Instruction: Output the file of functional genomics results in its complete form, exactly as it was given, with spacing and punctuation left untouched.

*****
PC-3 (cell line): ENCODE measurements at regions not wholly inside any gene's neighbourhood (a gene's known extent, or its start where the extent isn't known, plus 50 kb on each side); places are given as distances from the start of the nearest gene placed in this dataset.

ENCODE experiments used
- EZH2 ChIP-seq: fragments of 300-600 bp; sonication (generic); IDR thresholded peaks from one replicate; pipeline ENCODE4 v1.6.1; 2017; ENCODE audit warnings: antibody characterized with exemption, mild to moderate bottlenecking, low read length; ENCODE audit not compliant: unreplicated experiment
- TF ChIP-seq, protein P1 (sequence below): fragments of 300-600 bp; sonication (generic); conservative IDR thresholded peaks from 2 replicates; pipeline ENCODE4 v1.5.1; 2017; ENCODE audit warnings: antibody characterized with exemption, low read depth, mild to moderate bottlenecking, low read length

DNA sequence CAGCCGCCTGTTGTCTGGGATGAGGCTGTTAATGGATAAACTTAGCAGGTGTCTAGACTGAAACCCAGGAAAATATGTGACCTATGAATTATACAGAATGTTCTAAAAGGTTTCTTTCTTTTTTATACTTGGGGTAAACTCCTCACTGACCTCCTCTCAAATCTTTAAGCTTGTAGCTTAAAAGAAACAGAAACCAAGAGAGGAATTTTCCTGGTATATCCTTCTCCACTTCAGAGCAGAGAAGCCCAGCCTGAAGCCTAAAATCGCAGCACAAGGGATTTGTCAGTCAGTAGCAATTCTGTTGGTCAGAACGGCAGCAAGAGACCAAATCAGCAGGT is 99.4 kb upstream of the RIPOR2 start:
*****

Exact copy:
PC-3 (cell line): ENCODE measurements at regions not wholly inside any gene's neighbourhood (a gene's known extent, or its start where the extent isn't known, plus 50 kb on each side); places are given as distances from the start of the nearest gene placed in this dataset.

ENCODE experiments used
- EZH2 ChIP-seq: fragments of 300-600 bp; sonication (generic); IDR thresholded peaks from one replicate; pipeline ENCODE4 v1.6.1; 2017; ENCODE audit warnings: antibody characterized with exemption, mild to moderate bottlenecking, low read length; ENCODE audit not compliant: unreplicated experiment
- TF ChIP-seq, protein P1 (sequence below): fragments of 300-600 bp; sonication (generic); conservative IDR thresholded peaks from 2 replicates; pipeline ENCODE4 v1.5.1; 2017; ENCODE audit warnings: antibody characterized with exemption, low read depth, mild to moderate bottlenecking, low read length

DNA sequence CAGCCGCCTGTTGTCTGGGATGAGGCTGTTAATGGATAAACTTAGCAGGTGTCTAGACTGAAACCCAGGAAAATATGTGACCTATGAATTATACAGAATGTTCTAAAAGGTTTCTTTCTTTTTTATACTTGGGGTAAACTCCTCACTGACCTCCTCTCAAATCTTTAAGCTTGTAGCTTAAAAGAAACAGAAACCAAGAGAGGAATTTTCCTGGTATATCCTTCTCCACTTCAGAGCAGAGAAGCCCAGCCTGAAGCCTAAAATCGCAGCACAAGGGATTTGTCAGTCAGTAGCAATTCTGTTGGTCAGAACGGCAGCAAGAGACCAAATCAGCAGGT is 99.4 kb upstream of the RIPOR2 start: